We like the Switch version of the Doom 2016. We respect its remarkable technological achievements and we’re blown away by the fact that a playable version of this game exists at all for Nintendo’s hybrid machine, but the fact is that the game has issues. The drop from 60fps to half-refresh was inevitable, but the impact to resolution and wobbly performance detracted significantly from the overall experience. Last week, developer Panic Button released a patch for the title and to say that people were excited about its potential would be a vast understatement – our social media was awash with demands to re-test the title, with many believing they were seeing some profound improvements in the revised code.
But what has actually been delivered? The patch notes suggest that developer Panic Button has ‘increased the average resolution in lower-res areas of the game’, which is a welcome upgrade. In shoehorning a modern game engine onto a mobile chipset, Doom’s pixel-count is highly variable. Like for like comparisons in the most intense scenes aren’t really possible, but we found some interesting data points nonetheless. Outside of combat, we actually found pixel-counts before higher and lower than the original release we tested, but in more challenging scenes, the game does appear to hit 720p while docked more often in situations where you might expect drops. However, drops to 648p are commonplace. In actual fact, Doom seems to scale both horizontal and vertical axes – it’s a truly dynamic experience.
The point here is that while there is a difference, the perceptual effect is not significant – it’s improved but it’s still a very blurry game overall. It’s even more difficult to determine in handheld mode but pixel counts do not suggest a transformative boost here. But that’s not really the whole story. The fact is that this new patch does improve the experience and it’s all about improved performance.
Stress-testing Doom on Switch is simple – just dip into arcade mode and select the nightmare difficulty. In our original tests, this could see performance drop below 20fps in intense scenes, but re-testing with the new patch sees a definite uplift in frame-rates. 23fps was the lowest we recorded but by and large, it stays north of 25fps. This may well be down to the CPU optimisations described in the patch notes – fundamentally, running idtech 6 on a mobile chipset is going to cause bottlenecks in all areas, and Switch developers only have access to three ARM Cortex A57 cores running at just 1020MHz.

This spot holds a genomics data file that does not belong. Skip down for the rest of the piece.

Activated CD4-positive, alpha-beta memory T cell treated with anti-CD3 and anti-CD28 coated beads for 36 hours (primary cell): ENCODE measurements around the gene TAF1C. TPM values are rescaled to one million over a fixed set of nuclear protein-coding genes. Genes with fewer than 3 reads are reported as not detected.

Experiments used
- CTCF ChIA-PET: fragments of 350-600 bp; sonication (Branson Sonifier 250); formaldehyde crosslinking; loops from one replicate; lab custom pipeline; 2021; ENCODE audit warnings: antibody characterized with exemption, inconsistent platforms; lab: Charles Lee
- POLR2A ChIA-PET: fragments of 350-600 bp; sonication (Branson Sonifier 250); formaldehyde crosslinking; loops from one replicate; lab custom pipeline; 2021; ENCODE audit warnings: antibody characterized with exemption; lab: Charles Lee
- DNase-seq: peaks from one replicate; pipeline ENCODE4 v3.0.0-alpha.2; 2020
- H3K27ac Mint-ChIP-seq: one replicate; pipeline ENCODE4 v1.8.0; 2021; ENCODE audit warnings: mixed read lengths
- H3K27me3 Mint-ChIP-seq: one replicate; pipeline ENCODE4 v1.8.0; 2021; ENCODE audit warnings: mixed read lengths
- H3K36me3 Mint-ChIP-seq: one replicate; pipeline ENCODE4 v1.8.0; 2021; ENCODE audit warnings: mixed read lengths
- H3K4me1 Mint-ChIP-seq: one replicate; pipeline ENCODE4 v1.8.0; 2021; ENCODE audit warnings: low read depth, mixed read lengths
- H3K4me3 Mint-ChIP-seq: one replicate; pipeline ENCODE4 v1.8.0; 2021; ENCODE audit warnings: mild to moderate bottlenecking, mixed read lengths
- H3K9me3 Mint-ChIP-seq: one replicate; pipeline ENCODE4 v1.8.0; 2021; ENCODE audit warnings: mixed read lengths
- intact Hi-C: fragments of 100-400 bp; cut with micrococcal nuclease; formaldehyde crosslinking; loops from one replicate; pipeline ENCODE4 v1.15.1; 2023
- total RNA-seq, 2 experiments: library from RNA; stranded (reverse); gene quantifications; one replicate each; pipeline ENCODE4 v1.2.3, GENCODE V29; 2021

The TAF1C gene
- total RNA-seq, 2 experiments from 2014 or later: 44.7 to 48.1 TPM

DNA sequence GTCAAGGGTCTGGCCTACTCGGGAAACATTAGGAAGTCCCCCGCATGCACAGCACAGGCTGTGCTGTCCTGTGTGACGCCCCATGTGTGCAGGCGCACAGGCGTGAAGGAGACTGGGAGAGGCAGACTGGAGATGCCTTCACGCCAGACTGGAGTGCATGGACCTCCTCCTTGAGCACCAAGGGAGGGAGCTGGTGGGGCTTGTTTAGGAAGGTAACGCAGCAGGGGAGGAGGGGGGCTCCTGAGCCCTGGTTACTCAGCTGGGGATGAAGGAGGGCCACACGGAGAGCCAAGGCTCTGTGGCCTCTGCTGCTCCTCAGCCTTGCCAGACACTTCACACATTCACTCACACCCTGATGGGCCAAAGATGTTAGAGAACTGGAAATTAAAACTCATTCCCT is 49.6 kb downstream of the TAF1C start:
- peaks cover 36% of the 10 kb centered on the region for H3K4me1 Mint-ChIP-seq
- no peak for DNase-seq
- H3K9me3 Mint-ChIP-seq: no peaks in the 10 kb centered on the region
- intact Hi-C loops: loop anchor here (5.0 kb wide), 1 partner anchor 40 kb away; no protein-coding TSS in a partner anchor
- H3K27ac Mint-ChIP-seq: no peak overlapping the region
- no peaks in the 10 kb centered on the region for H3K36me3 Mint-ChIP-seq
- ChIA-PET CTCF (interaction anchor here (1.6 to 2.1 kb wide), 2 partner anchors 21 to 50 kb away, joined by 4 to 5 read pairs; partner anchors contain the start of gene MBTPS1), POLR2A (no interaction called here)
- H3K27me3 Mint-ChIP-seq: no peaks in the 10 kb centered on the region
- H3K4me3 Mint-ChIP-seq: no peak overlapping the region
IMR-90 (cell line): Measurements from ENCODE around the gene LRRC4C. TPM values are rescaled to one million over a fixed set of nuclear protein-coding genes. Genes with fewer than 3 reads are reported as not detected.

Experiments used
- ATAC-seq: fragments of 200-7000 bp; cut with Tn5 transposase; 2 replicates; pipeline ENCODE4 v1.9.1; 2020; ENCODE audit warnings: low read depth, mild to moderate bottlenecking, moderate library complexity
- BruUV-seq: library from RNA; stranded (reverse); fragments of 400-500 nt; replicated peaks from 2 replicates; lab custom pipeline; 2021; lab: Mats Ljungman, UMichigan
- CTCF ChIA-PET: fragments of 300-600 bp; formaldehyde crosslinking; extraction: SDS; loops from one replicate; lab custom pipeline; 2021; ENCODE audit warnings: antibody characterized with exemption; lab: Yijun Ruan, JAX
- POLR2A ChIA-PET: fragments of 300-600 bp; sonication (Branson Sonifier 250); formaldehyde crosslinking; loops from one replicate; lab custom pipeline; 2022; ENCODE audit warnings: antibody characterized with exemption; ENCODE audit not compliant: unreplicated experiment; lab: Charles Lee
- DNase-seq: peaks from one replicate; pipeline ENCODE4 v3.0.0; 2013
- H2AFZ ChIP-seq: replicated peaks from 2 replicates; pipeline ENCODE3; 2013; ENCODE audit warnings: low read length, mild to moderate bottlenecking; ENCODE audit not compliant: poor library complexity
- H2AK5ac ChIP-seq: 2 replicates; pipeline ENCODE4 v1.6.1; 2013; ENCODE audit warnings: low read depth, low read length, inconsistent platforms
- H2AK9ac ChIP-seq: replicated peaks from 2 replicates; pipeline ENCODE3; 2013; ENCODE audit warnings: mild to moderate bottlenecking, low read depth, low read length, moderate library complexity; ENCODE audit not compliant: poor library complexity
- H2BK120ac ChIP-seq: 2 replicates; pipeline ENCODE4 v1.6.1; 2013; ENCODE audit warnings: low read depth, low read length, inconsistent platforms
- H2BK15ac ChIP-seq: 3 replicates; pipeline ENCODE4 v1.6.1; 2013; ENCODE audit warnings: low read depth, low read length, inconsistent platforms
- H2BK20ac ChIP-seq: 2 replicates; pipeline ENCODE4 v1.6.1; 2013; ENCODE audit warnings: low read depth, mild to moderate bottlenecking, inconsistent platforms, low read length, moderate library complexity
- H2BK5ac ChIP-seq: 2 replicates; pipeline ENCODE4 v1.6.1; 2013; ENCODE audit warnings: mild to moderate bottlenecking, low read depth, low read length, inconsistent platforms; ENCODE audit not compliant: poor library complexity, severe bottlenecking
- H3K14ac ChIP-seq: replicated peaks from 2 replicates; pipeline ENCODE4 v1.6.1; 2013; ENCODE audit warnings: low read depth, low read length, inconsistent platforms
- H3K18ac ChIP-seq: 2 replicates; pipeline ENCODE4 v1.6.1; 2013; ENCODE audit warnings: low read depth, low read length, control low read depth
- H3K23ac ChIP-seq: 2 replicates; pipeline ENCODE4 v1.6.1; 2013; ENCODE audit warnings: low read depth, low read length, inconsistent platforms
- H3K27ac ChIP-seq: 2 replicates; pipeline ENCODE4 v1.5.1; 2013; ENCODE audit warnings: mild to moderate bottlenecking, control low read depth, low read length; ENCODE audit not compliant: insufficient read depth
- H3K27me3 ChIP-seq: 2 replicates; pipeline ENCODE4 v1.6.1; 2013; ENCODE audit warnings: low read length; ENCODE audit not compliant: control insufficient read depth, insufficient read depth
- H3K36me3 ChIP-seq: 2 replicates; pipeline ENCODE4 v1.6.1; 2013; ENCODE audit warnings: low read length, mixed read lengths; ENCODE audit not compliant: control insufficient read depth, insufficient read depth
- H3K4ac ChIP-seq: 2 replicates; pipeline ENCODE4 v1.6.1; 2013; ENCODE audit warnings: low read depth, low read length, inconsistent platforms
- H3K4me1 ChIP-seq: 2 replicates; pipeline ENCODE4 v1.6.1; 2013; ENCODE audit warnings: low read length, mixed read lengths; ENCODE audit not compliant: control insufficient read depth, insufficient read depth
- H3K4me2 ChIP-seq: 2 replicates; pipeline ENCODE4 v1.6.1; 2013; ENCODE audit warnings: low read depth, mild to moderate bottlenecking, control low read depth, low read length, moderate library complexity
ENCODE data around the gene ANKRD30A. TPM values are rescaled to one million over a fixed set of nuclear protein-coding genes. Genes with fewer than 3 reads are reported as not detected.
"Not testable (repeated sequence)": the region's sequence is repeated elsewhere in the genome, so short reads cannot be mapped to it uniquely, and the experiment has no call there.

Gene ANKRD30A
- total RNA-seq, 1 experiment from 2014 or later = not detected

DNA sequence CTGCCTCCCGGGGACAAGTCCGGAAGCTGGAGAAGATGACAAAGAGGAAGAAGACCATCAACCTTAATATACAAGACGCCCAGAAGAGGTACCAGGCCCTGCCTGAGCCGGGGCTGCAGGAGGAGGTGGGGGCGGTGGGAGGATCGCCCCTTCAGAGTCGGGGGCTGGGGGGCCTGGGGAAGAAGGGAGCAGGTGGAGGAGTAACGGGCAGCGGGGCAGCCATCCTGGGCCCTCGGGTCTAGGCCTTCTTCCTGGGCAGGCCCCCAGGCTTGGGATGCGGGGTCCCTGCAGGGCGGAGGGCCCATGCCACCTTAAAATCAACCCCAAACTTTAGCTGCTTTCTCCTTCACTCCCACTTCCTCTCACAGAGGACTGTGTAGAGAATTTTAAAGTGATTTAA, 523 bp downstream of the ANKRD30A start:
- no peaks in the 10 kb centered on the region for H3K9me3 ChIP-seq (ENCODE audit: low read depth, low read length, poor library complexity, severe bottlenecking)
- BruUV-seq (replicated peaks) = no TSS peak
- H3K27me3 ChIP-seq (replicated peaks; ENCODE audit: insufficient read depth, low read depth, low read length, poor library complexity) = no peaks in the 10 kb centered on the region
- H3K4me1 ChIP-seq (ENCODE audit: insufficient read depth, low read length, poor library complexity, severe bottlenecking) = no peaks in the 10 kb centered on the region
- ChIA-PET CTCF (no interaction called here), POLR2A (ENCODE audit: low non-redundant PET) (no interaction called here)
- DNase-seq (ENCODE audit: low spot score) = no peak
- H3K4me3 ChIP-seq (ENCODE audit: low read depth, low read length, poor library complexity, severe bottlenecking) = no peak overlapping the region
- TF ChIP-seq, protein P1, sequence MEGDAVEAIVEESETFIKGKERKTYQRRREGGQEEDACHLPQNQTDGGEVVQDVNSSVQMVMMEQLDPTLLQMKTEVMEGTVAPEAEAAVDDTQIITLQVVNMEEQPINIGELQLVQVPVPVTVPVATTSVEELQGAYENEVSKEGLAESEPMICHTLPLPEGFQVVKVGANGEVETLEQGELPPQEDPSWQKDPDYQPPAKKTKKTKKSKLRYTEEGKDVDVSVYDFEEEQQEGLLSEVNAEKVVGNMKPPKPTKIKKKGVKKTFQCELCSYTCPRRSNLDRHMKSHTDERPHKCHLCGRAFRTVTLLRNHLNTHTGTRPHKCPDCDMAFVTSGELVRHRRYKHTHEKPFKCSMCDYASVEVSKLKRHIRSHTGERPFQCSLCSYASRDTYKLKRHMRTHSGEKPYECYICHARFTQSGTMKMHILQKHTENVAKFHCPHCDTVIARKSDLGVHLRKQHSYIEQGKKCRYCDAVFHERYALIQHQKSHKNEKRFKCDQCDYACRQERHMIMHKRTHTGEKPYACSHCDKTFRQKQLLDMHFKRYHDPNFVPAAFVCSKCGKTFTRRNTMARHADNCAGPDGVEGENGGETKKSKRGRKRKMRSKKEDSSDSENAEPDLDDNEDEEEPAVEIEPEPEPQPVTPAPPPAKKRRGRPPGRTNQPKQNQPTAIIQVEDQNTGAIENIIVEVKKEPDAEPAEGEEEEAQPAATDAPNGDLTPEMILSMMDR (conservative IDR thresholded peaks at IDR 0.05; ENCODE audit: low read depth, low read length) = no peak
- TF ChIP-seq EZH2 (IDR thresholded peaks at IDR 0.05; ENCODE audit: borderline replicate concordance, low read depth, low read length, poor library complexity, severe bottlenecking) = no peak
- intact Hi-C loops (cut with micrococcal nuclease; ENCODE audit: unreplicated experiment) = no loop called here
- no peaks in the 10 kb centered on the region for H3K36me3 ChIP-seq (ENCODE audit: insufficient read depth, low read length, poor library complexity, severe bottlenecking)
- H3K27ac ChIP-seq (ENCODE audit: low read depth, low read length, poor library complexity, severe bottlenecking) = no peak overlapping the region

As you might expect, the improvements that have been delivered in this new update aren’t exactly a night and day leap over the launch code, but it’s a noticeable improvement and a welcome boost overall. Across the run of play, what was originally a 25.6fps average now rises to 27.6fps – but it’s the jump in the lowest frame-rates that you’ll actually feel. The worst dips aren’t quite as bad now, and that can only be a good thing. The downside is that the bad 30fps frame-pacing issues we previously reported haven’t been improved – it’s still rather distracting.
So, what’s the takeaway from this new patch? Image quality remains much the same but a genuine attempt has been made here to address Doom’s worst performance issues and if you’re playing on the less taxing normal difficult mode, the frame-rate holds much closer to 30fps throughout the run of play, especially in less demanding scenes. This testing did reveal one other issue – the audio mix. Doom still doesn’t sound quite right. Everything sounds more compressed and flat than the original version. It’s an odd thing but it did stick out especially, when pumping the game through a powerful sound system.
Why would someone spend five years retranslating all of Final Fantasy 7?
Of course, improvements in the new patch aren’t just limited to performance and image quality. A key new feature is gyro-based aiming. It’s now possible to enable this feature, allowing you to simply move your controller around to dial in your shots. While Doom doesn’t require tons of precision, it does help line up distant shots with the more accurate weapons. It really works well. However, one downside to using gyro aiming is the impact it has on fluidity of the experience. Unless your hands are perfectly still, the camera ‘bounces’ around slightly during gameplay, which robs the game of its fluid movement. It’s a rather like watching someone play a VR game in that sense, as it directly translates your hand motion to the screen. We like the feature but others may not be so keen.
Regardless, it’s a nice addition to what is a solid enough title update, overall. Don’t go in expecting a game-changing improvement to the game overall. Performance is still somewhat wobbly, and it’s still very blurry in places. What you get instead is an iterative improvement, but most definitely a welcome one.